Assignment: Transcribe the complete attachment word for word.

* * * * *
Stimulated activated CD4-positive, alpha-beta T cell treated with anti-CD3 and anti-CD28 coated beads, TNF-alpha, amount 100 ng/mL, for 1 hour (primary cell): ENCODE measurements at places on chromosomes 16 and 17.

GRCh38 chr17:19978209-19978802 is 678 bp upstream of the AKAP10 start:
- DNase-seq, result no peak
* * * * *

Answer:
Stimulated activated CD4-positive, alpha-beta T cell treated with anti-CD3 and anti-CD28 coated beads, TNF-alpha, amount 100 ng/mL, for 1 hour (primary cell): ENCODE measurements at places on chromosomes 16 and 17.

GRCh38 chr17:19978209-19978802 is 678 bp upstream of the AKAP10 start:
- DNase-seq, result no peak